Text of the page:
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Plant of the Week: Rose Rosette Virus


At heart I’m a lazy gardener. I like to watch things grow but don’t have the patience or aptitude to make things grow that don’t want to. For this reason, roses have never been on my list of favorite plants.  It takes too much work to keep them alive. Rose rosette, a virus disease of roses, is just one of the many ailments that can kill these flowering beauties graveyard dead.

Rose rosette

Rose rosette is a lethal disease of roses that causes an array of relatively characteristic symptoms. The disease is usually first noticed in early summer at or near the ends of fast growing shoots. Typically, a witches’ broom symptom is produced with a proliferation of succulent, usually red-tinged, fast growing shoots emerging. These shoots often produce smaller, deformed leaves from stems that have a change in the number and structure of thorns. 

Rose rosette virus, first observed on multiflora roses (Rosa multiflora) in the early 1940’s, is commonplace amongst wild and escaped multiflora rose populations east of the Rocky Mountains and is especially prevalent in the southeastern states including Arkansas. The wild population of infected multiflora roses is thought to be the primary source of infection for most cultivated roses, although the disease can be spread by infected nursery stock. 

Multiflora rose was introduced as an ornamental from Japan in the 1860’s, but it wasn’t until the 1930’s when it began to be used as a rootstock for budded roses that it began to escape into the wild. From the 1940’s until the 1970’s, soil conservation authorities recommended planting this aggressive grower for soil erosion plantings and wildlife habitat (and even provided free plants with which to do it). It was this last misguided policy that made the plant such a significant escaped weed across so much of the nation.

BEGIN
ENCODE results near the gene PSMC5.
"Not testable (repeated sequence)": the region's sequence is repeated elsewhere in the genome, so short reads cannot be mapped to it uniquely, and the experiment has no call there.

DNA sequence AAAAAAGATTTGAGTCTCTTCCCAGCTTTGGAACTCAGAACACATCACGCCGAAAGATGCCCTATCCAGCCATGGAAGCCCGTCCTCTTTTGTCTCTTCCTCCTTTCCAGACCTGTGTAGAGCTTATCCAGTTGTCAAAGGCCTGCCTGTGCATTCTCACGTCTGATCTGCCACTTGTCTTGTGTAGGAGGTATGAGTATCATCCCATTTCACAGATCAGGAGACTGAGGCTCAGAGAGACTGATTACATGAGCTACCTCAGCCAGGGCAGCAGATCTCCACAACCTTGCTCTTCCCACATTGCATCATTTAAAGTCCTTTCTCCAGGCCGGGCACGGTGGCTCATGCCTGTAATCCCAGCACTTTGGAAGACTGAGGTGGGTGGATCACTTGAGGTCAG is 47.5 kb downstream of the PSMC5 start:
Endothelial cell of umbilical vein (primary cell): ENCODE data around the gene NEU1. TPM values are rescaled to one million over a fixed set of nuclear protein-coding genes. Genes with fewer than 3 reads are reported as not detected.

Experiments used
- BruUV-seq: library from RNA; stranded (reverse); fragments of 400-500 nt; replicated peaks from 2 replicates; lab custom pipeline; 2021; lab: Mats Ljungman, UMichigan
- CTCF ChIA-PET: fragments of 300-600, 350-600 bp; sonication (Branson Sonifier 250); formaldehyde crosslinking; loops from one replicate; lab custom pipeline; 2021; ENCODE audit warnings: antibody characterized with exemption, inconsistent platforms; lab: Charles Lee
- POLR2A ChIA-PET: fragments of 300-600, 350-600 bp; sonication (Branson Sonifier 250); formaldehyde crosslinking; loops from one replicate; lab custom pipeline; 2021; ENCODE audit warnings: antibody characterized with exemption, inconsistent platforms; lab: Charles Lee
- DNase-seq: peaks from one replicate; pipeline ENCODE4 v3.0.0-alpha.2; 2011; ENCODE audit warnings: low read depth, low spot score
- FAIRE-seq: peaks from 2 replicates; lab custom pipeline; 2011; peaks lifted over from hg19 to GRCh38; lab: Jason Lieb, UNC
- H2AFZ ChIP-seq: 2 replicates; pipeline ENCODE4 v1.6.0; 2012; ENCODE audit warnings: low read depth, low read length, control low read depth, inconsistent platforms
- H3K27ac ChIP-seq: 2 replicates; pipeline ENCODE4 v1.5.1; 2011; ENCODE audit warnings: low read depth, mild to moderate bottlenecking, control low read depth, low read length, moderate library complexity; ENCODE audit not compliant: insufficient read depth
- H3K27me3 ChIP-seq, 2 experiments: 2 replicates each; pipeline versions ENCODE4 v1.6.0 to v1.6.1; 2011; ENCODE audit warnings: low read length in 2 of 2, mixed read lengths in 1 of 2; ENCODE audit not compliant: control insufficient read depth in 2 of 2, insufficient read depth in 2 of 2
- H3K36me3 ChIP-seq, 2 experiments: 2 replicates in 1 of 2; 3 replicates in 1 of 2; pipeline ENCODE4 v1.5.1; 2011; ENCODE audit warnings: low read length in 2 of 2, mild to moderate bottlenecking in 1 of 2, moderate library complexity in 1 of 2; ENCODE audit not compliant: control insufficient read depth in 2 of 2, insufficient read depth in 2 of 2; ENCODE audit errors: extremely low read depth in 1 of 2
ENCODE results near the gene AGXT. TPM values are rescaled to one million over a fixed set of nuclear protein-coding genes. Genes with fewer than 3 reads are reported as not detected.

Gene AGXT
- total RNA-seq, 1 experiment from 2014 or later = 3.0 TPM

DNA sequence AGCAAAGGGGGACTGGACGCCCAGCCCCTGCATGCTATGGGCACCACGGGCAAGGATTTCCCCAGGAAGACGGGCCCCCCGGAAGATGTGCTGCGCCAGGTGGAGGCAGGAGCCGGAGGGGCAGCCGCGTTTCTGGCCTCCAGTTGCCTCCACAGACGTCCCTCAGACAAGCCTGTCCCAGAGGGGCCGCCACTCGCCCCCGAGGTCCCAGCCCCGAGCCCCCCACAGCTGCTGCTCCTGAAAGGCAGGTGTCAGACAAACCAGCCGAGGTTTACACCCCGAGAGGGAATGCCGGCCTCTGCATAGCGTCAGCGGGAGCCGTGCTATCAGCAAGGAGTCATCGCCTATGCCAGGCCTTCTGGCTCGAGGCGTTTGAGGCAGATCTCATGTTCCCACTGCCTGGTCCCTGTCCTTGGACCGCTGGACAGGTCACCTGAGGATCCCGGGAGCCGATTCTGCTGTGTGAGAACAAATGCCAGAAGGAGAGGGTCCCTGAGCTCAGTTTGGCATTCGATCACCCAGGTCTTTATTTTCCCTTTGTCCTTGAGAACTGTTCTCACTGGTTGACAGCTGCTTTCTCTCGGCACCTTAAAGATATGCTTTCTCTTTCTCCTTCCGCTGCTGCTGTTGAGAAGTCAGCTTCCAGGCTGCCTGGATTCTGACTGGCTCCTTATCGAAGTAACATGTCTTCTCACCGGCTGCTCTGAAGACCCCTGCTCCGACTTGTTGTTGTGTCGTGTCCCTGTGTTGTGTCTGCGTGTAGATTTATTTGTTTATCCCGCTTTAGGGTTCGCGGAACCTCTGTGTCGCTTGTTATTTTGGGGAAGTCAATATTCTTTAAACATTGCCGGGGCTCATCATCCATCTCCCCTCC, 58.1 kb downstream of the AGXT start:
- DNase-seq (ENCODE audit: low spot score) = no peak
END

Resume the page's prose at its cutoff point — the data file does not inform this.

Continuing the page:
In the 1980’s, Arkansas had a significant outbreak of rose rosette virus, affecting both wild multiflora roses and cultivated plants. While I can’t find anyone to admit it, some vague references indicate that land managers may have used the disease as a biocontrol method for multiflora roses. 

Rose rosette virus never completely disappeared after the 1980’s, and another round of the disease reappeared in the last few years in many rose gardens. The Knock Out roses and related shrub-type roses that were first introduced in 2000 are especially hard hit by the disease, and have been effectively killed out in many landscape plantings. Because the new shrub rose cultivars are so susceptible to the disease and were so widely planted, many people have tried to blame them for the reemergence of the problem. More than likely the disease is spread from the reservoir of infected wild multiflora roses to the garden.

In 2011, U of A virologist I.E. Tzanitakis and his graduate student Alma Laney published a paper that for the first time positively identified the virus responsible for the disease. Using genetic techniques, they positively identified the same virus from at least eight different states, positively identifying it in 84 of 84 infected plants and finding no trace of it in asymptomatic plants. 

Since the 1980’s, it has been known that a microscopic eriophyid mite that lives in the growing tips of infected plants is the principle vector of the disease. These tiny mites are small enough that they spread on the wind currents and, when control recommendations are offered, it is against these tiny mites. There is no cure for the virus in prize roses so removal and burning is recommended. 

While gardeners who have had rose rosette virus spread through their plants are no doubt frustrated, it is probably too early to count roses out. Not all roses are affected by the virus/mite combination so the ability to develop resistant clones is possible. In the meantime, learn to identify the disease and rogue plants from the garden as soon as symptoms present themselves. 

For more information about horticulture or to see other Plant of the Week columns, visit Extension’s Website,, or contact your county extension agent.  The Cooperative Extension Service is part of the U of A Division of Agriculture.  

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